Some naiveté is an important part of doing a startup. Startups are fueled on unrealistic dreams and contagious optimism. The uber-successful entrepreneur always do things that no one thought would work. Their pure insistence to do things their way becomes a new standard for how things are done.
And we entrepreneurs know this. We're so used to people telling us that something won't work that we have developed a little voice that continually tells us 'They just don't get. I'll prove them wrong." It's a healthy mindset.
The problem occurs when entrepreneurs take it to an extreme and fail to get any good advice because they want to do everything their way. When I started my first company, I couldn't figure out how to split equity with my co-founders. I hadn't read any good blogs and had never done this stuff before. None of us were full-time yet and none of us had put money into the company. We all had wavering levels of commitment. We came up with this insane plan where we would track our time contribution each month and adjust equity dynamically. We built a spreadsheet, talked through the variables, and mutually agreed that is was fair. Each month, we would self evaluate our contribution as full-time, partial, or limited. New shares would be authorized each month to take into account the varied work performed.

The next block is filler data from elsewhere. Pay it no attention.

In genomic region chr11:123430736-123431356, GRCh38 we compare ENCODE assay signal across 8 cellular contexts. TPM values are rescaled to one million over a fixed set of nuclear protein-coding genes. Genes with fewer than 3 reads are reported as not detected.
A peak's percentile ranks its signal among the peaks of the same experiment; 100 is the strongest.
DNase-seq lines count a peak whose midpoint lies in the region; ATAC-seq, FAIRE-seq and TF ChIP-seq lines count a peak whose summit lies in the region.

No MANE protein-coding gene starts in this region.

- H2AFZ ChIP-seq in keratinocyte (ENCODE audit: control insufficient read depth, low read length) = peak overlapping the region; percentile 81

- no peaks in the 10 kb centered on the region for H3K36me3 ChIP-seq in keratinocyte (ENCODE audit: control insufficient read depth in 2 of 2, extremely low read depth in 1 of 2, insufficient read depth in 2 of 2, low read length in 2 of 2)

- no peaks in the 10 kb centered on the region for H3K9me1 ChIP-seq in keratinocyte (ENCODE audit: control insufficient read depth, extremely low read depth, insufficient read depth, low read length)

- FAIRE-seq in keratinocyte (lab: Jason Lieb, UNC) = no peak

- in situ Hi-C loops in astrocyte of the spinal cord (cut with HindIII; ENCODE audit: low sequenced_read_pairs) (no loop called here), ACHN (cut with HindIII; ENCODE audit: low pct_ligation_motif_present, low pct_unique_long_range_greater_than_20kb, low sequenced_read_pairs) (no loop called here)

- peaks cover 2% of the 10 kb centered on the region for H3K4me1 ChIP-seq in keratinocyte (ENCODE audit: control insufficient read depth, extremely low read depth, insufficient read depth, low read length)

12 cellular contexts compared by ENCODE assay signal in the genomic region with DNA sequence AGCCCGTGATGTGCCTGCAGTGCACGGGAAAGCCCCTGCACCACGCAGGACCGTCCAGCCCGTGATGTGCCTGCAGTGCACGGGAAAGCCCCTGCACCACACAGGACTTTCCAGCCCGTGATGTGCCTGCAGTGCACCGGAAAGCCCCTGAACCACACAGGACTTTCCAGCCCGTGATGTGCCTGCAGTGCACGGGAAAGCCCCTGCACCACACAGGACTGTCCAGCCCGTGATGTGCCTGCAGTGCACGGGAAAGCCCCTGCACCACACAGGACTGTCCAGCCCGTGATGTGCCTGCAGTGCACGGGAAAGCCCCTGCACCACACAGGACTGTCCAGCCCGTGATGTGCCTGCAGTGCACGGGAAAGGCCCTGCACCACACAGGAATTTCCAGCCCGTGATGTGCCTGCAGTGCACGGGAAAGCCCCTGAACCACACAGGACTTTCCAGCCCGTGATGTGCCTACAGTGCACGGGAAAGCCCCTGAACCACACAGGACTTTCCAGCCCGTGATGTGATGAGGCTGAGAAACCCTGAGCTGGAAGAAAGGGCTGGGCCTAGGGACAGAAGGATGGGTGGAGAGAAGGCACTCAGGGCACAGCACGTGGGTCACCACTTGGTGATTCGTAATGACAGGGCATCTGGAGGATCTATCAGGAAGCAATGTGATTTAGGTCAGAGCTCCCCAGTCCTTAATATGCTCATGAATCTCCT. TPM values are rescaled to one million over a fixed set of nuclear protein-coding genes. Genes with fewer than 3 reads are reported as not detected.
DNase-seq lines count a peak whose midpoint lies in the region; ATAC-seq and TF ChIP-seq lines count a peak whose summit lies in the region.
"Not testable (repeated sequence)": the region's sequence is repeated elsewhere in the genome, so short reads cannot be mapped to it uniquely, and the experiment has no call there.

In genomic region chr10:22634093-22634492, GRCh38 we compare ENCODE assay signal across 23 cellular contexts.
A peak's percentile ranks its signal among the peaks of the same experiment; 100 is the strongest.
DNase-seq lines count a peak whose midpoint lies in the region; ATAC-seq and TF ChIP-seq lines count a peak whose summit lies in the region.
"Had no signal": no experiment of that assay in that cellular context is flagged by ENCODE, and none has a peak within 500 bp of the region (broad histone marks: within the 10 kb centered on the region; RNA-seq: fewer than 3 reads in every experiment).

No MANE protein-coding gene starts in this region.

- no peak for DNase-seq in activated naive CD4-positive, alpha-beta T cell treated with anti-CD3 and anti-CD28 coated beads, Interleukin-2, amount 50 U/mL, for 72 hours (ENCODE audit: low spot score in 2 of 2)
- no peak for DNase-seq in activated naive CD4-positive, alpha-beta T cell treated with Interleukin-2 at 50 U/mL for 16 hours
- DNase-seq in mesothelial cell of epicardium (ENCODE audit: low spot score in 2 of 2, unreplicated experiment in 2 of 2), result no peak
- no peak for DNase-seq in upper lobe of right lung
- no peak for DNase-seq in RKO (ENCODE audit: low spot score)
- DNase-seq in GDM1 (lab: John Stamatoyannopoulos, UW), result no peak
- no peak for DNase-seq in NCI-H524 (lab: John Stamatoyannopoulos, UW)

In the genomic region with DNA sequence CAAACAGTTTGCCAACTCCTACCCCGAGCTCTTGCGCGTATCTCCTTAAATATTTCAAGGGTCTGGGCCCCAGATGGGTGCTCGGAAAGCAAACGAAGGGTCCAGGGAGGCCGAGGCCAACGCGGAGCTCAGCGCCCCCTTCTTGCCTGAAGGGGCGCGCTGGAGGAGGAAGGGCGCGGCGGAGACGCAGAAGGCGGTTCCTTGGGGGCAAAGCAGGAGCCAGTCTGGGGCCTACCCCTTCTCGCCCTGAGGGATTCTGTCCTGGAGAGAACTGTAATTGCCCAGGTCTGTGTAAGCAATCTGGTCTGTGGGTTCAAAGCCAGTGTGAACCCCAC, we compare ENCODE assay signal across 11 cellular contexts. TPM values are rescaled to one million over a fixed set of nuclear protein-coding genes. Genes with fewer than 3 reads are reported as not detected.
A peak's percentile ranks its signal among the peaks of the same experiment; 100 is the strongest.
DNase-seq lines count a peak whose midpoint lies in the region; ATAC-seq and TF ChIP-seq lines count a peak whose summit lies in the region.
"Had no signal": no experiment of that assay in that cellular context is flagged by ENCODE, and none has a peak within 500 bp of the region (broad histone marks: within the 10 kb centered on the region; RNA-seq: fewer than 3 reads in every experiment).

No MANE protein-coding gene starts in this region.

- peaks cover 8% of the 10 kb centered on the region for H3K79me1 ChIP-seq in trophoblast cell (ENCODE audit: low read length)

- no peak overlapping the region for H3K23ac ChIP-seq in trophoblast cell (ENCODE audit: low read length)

It was just insane. We were being idiots.
What would an investor have said if they had seen this insanity? Eventually, we switched over to a normal equity split with vesting schedule according to standard docs, but it was a pain in the ass to convert over and involved some awkward talks amongst the co-founders.